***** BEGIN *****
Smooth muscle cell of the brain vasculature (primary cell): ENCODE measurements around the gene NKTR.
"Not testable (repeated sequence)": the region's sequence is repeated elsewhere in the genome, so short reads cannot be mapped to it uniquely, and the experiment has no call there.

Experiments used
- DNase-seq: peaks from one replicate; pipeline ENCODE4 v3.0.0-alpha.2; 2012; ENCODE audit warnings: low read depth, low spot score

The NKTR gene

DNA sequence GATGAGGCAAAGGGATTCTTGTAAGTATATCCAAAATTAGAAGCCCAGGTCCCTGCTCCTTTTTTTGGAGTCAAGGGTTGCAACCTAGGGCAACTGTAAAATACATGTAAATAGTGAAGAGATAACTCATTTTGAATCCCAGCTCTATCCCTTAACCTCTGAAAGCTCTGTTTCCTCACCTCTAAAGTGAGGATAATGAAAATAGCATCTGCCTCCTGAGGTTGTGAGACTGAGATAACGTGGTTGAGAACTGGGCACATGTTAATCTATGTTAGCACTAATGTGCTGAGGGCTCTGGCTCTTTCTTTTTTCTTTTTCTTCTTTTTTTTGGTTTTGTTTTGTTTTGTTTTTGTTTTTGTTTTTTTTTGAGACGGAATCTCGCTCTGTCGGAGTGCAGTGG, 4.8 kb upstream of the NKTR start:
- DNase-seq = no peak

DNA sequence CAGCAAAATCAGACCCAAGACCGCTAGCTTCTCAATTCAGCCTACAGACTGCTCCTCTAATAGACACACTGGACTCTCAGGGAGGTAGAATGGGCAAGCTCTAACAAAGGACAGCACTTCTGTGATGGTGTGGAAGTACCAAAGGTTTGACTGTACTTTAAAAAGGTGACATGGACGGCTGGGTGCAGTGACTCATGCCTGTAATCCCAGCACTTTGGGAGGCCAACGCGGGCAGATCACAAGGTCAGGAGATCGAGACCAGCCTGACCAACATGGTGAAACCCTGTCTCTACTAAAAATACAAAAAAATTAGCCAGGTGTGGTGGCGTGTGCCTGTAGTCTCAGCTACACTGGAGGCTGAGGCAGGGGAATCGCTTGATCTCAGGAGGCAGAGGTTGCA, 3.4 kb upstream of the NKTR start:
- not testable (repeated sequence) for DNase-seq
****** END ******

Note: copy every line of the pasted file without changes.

Smooth muscle cell of the brain vasculature (primary cell): ENCODE measurements around the gene NKTR.
"Not testable (repeated sequence)": the region's sequence is repeated elsewhere in the genome, so short reads cannot be mapped to it uniquely, and the experiment has no call there.

Experiments used
- DNase-seq: peaks from one replicate; pipeline ENCODE4 v3.0.0-alpha.2; 2012; ENCODE audit warnings: low read depth, low spot score

The NKTR gene

DNA sequence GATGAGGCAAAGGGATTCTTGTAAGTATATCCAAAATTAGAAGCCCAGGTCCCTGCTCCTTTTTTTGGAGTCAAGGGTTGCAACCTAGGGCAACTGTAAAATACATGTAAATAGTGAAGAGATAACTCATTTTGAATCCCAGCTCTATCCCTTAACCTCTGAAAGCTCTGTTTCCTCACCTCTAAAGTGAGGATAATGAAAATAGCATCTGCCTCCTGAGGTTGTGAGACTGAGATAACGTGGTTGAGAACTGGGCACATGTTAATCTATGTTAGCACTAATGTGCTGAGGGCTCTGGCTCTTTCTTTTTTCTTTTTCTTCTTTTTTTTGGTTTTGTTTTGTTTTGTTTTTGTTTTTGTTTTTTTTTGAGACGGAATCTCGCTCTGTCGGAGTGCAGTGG, 4.8 kb upstream of the NKTR start:
- DNase-seq = no peak

DNA sequence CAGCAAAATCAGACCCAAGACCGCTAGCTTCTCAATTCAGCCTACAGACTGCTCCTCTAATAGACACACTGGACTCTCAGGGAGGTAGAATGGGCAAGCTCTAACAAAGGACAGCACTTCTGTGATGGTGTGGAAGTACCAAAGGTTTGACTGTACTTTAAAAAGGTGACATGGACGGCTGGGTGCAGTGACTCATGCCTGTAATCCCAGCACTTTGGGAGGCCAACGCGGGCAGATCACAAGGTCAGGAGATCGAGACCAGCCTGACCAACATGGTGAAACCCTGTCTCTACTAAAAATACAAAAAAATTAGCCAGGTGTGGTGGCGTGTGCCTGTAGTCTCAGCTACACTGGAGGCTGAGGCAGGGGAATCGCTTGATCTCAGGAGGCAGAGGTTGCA, 3.4 kb upstream of the NKTR start:
- not testable (repeated sequence) for DNase-seq